About Wibong Falls (wibong pokpo [위봉폭포])
Wibong Falls (Wibong Pokpo [위봉폭포]) was a 60m cumulative height waterfall dropping in multiple tiers.
Nearby this waterfall is the Wibongsa Temple, which is one of the major temples said to be built by the Monk Seoam in the year 604, and some of the buildings that have survived past calamities date back to the Joseon Dynasty.
So it’s possible to visit both the waterfall and temple (though we drove to each site, which were about 5 minutes apart from each other).
I was able to experience the Wibongpokpo Waterfall in a couple of different ways, and both of them were pretty easy (as the difficulty rating reflects).
First, we were able to witness this waterfall from a roadside lookout (see directions below).
At this lookout, we were able to appreciate the waterfall’s thin, multi-tiered drop amid the context of the gorge that it dropped into.
From there, I then walked along the road for about 70m to a series of steps descending into the gorge.
Along these steps were interpretive signs and inscriptions in Korean while also presenting some gorge views.
At the bottom of the steps was a small shelter as well as a continuation of the trail going both downstream and upstream.
I only went upstream from here as it was a short jaunt to the bottom of the main drops of the Wibong Falls, which looked way shorter than it did from the lookout due to the obstructing cliffs and foliage.
According to my GPS logs, this walk was a mere 200m in each direction, and it only took me about 35 leisurely minutes to do both the lookout and the steps down as well as coming back.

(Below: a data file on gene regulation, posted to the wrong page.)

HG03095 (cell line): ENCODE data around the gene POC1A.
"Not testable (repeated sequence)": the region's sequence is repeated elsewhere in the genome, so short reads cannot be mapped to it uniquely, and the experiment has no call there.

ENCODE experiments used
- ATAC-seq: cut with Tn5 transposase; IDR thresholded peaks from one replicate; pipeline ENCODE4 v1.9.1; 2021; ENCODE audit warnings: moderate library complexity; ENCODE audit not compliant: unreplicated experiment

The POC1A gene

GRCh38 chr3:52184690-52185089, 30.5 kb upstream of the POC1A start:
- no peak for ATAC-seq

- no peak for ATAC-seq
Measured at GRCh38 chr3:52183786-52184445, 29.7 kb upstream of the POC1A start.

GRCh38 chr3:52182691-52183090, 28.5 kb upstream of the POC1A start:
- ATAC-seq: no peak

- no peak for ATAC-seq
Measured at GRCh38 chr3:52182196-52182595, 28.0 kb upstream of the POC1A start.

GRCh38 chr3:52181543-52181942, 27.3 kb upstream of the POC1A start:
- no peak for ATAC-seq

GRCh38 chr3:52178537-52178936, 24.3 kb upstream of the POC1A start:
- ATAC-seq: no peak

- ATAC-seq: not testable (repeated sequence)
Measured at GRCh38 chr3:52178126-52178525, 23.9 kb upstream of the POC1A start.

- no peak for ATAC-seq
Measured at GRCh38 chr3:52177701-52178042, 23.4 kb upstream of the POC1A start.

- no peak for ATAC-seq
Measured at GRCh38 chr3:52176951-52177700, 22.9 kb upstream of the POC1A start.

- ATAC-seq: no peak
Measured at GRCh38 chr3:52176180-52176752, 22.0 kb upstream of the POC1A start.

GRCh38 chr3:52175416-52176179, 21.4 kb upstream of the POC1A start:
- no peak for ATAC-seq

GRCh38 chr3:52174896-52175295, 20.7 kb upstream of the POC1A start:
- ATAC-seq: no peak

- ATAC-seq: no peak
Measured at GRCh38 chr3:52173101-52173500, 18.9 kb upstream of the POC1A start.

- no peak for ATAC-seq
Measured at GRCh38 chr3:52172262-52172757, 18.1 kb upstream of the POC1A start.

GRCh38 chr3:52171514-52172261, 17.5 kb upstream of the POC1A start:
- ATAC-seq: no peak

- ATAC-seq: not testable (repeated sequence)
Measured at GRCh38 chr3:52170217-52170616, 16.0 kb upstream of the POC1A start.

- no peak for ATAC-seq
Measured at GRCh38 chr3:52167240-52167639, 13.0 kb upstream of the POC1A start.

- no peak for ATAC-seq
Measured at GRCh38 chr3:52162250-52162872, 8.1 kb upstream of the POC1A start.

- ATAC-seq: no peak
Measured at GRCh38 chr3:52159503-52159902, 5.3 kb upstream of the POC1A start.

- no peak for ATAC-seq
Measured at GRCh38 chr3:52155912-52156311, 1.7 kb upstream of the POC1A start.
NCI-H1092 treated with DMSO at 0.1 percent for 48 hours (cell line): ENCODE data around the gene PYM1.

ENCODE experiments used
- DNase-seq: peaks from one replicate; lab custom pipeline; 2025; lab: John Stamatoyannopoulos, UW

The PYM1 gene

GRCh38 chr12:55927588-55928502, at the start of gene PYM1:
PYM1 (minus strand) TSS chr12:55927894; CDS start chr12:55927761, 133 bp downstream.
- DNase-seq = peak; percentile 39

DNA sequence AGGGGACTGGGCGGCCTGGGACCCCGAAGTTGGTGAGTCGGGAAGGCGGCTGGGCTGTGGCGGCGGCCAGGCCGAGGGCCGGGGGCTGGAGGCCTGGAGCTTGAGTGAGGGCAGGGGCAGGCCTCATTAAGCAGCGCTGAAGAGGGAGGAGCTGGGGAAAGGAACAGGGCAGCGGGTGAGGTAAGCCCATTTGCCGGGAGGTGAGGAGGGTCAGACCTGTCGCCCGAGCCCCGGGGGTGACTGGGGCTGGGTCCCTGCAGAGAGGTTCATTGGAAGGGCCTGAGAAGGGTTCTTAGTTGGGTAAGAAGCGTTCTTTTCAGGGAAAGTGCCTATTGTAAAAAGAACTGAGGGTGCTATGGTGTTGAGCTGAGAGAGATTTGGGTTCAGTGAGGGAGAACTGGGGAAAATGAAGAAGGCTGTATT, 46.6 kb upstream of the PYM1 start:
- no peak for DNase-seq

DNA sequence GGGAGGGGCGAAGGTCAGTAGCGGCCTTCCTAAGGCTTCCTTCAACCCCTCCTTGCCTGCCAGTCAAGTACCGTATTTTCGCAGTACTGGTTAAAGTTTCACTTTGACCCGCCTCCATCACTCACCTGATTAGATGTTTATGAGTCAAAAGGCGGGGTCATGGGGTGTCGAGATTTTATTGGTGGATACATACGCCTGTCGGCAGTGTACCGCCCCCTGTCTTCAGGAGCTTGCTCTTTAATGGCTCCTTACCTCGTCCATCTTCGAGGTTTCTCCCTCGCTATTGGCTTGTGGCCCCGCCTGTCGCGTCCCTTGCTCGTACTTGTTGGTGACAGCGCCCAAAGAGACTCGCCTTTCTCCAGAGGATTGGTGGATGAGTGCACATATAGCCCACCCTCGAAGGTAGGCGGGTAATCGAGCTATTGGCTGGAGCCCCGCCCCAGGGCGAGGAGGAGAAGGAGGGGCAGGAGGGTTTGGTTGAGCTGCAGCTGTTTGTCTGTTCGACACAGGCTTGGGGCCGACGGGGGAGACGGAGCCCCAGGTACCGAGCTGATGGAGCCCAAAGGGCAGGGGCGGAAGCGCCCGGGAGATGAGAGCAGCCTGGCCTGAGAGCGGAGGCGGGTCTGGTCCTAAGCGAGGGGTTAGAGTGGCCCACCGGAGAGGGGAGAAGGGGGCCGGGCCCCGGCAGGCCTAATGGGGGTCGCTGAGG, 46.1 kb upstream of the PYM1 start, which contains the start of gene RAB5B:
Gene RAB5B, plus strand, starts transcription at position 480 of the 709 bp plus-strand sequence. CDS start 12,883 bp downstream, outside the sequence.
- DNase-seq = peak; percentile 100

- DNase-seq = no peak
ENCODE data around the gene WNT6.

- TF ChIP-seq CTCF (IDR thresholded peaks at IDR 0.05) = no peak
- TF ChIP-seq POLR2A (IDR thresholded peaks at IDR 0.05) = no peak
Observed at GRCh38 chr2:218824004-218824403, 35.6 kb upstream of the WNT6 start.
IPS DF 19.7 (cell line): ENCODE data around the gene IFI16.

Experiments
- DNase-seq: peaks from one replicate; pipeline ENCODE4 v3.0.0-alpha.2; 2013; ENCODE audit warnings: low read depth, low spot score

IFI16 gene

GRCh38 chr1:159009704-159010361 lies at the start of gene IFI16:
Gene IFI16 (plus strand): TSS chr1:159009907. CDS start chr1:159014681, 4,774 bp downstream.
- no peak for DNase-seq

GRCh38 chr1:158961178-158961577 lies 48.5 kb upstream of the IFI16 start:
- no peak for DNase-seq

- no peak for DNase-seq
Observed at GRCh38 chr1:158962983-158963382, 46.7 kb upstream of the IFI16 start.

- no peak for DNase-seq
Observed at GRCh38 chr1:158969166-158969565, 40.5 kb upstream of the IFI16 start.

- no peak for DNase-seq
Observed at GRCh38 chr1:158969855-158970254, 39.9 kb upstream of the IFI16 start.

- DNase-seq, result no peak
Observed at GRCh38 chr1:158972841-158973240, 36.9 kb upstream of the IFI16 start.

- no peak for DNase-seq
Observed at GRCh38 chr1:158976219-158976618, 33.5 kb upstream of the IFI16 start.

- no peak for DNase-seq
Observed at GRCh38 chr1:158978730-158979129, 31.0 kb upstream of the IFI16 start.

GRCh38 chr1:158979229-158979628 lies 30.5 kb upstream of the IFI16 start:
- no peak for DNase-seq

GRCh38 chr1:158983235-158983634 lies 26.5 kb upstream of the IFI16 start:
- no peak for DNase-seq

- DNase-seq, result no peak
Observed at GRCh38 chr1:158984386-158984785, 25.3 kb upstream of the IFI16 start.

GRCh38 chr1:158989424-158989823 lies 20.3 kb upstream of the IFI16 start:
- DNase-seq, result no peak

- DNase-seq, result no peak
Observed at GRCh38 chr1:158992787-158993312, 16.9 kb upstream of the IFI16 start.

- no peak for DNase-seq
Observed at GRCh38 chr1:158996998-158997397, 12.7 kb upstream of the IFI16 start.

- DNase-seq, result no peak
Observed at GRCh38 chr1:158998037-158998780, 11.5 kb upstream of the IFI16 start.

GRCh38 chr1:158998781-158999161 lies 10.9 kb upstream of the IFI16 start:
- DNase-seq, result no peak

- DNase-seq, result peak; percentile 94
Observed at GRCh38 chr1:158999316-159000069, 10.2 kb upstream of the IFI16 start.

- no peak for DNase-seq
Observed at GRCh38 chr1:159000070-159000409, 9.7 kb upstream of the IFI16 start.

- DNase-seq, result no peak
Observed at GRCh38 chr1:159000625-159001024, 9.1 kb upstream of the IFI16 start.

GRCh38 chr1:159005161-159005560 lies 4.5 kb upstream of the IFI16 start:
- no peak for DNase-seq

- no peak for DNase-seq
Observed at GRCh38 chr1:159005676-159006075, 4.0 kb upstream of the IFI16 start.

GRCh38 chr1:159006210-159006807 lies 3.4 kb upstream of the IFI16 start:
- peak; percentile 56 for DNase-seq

Wibong Falls resides near the city of Jeonju in Wanju-gun County, Jeollabuk-do Province, South Korea. It may be administered by the local authorities of Wanju. For information or inquiries about the area as well as current conditions, you can try visiting this website for leads.
Rather than confuse you with a bunch of turn-by-turn directions that won’t mean anything to you, I’ll just tell you that it’s best to use a Korean routing software on a phone that’s hooked up to a Korean Network (as Google Maps doesn’t work in Korea).
We prefer using a SIM card with an unlimited data plan for this purpose so we shouldn’t be running out of data while routing (while also allowing us to use that phone as a hot spot).
Regardless of what your current location is (and South Korea is as well-connected of a country as I had ever seen), use Kakao Map app to navigate your way through all the city streets, interchanges, and local rural roads.
It even tells you the whereabouts of speed bumps, school zones, speed cameras, and all the particulars about which lane to take when there’s a decision point with multiple lanes involved.
The only catch to using Kakao Map (or any other Korean routing app) is that you’ll need to at least learn how to put your place names in Hangeul (the Korean writing system).
That’s because using romanized words and expecting the app to find it doesn’t always work, but placenames in Hangeul almost always can be found in the app.
Anyways, in our example, we were coming from Jeonju Hanok Maeul (전주한옥마을) so with that as our starting point (출발), we set up 위봉폭포 (Jeonju Falls) as the destination (도착).
This route took us about 45 minutes to go the 22km distance.
If we came from Wanju (완주군청), then Kakao Map says it would take 30 minutes to go the 22km distance.
For geographical context, Jeonju was 16km (about 30 minutes drive) south of Wanju, 100km (about 90 minutes drive) north of Gwangju, 94km (about 90 minutes drive) southwest of Daejeon, about 119km (over 90 minutes drive) northwest of Suncheon, and 216km (about 3 hours drive) south of Seoul.
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